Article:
Stampf sued the railroad and Trigg in Brooklyn federal court, claiming she was treated differently than white males implicated in similar incidents because of her race (she is believed to be the only Asian female locomotive engineer), gender, and sexual orientation — she is a lesbian.

To All My Gays #6

The National Gay/Lesbian/Bi/Trans Suicide Hotline:  

Wednesday, December 8, 2010

These are women's shoes.

And that makes me (very) happy. Thank you, Pointer. Now, if only I could afford you...

I particularly appreciate the integrity of the interior of these shoes. And by integrity, I mean they're meant to be seen. Here, stalk them with me!

Just Because

I can't find a source for this portrait. But, when I saw it, I had to share it. What a great photo.

Chanel Kennebrew

is really cool. She's the creative force behind Junkprints. And when I say creative force... I mean she is Junkprints. Illustrator, art director, designer. Can we say, "friend crush"? Yes, we can. And yes, I have one on her. 

She's collaborated with the likes of MTV, Macy's, Urbanology Magazine and Clutch Magazine. Her work is wonderfully colored (in every sense of the word). And...

Fuzzy Pussy Illustration


Zanele Muholi: A Visual History of Black Lesbians in post-Apartheid South Africa

Today, I ran across a post by theGAQ about Zanele Muholi, a South African lesbian artist. I haven't heard of her before but she definitely reminds me of an artist I first stumbled upon in Juxtapoz, Kehinde Wiley (and as GAQ points out as well). Wiley uses the old master painting style to paint portraits of black men. In "Faces and Phases," Muholi photographs black lesbians in black and white, which sometimes brings to mind early photography.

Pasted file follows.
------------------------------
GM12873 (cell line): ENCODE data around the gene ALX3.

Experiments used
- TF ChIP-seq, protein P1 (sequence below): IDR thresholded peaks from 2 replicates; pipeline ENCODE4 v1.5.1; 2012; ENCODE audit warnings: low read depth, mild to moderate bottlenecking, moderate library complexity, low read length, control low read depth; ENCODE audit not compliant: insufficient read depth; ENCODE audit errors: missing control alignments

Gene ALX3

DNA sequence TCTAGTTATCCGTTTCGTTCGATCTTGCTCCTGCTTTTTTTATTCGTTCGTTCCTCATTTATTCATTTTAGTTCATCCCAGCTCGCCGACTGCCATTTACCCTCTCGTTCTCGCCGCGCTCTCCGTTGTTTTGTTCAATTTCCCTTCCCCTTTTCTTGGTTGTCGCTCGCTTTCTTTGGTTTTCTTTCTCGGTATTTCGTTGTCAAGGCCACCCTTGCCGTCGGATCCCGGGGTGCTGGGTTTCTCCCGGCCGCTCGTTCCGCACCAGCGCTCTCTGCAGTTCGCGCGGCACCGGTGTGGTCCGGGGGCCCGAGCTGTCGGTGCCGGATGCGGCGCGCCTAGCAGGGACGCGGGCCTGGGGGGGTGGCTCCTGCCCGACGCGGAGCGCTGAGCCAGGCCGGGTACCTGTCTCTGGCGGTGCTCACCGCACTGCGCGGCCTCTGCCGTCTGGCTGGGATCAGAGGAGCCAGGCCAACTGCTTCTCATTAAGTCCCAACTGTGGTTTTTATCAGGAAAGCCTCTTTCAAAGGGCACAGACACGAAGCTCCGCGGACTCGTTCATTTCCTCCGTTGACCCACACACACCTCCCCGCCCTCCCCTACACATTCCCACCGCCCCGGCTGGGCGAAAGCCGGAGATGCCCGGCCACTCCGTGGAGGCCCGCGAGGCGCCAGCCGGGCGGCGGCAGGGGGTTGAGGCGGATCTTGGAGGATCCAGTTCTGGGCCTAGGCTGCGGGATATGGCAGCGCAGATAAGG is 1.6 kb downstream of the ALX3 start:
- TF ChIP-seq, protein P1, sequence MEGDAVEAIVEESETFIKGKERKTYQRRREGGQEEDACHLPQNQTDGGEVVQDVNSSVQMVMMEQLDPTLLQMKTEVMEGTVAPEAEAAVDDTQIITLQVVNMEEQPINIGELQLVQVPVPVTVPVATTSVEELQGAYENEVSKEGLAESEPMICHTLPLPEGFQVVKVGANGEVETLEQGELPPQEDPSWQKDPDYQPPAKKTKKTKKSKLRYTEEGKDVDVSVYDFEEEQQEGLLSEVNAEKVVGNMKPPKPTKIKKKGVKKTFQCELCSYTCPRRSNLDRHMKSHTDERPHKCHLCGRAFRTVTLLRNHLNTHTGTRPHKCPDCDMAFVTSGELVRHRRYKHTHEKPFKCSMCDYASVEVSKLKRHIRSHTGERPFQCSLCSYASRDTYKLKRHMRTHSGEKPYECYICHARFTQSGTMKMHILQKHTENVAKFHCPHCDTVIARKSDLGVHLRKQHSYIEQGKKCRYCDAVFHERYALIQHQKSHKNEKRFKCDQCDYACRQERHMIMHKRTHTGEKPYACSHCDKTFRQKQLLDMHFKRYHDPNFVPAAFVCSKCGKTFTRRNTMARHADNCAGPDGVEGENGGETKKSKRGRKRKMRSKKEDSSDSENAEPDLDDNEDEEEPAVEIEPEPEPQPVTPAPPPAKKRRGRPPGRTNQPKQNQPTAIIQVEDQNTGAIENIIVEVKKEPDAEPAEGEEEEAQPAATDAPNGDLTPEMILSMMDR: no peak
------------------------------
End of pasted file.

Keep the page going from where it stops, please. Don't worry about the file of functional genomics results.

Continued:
"In Faces and Phases, I continue to document and explore black lesbian identities through portraiture, where the participants are photographed in their various domiciles. One of our collective painful experiences as a community is the loss of friends and acquaintances through disease or hate crimes. Some of these participated in my visual projects. What is left behind now is the individuals' portraits that works as a site of memory for us, as a trace of 'who and what existed' in a particular space at this particular moment when our black lesbian and South African histories intersect."

You can read her artist's statement here.

Creepy South African Ad

Courtesy of copyranter:

Campaign, via South African alcohol company Brandhouse, is for some initiative called Drive Dry (Firefox and Safari both say the website in the ad is suspicious.) There are white men in the campaign, but only in less scary "They" group shots; these two ads are the lead executions. Ad agency: FoxP2, Capetown. Click images to enlarge.

Tuesday, December 7, 2010

Australia's First Openly Lesbian Senator Finally Stepping Up

Senator Penny Wong, Australia's first openly lesbian and Asia-born cabinet member, today backed a motion passed at the ALP conference in South Australia for a federal policy change in favour of gay marriage. The openly gay senator from South Australia seconded an amended motion by the Florey sub-branch at today's conference. In doing so, she broke her silence over the national debate on equal marriage rights with a deeply personal speech about the need for the Labor Party to respect the principles of equality. [...]

Senator Wong, a Left factional ally of the Prime Minister, shifted her public position by announcing she would advocate at national conference for a policy change "to support equality including in relation to marriage for same sex couples."

"Like many in this room, I do know what it is like to be a subject of prejudice," Senator Wong said, noting she joined the ALP because it stood for equality and had historically worked against discrimination. "There has been some commentary which has confused my position of not commenting publicly on this issue with my position on the actual issue itself. I have been privileged and honoured, not only of being a member of our party, but an elected member of the federal parliament and of the federal Labor cabinet. I have had the opportunity to advocate for equality at the highest levels of our party and within our party processes, as I do today. And I will do so again at the next national conference. Talking about change is not the same as delivering it," Senator Wong said. "This state was the first state in this nation to decriminalise homosexuality, why should we now resile from expressing our views, our support for the principles of equality here today?"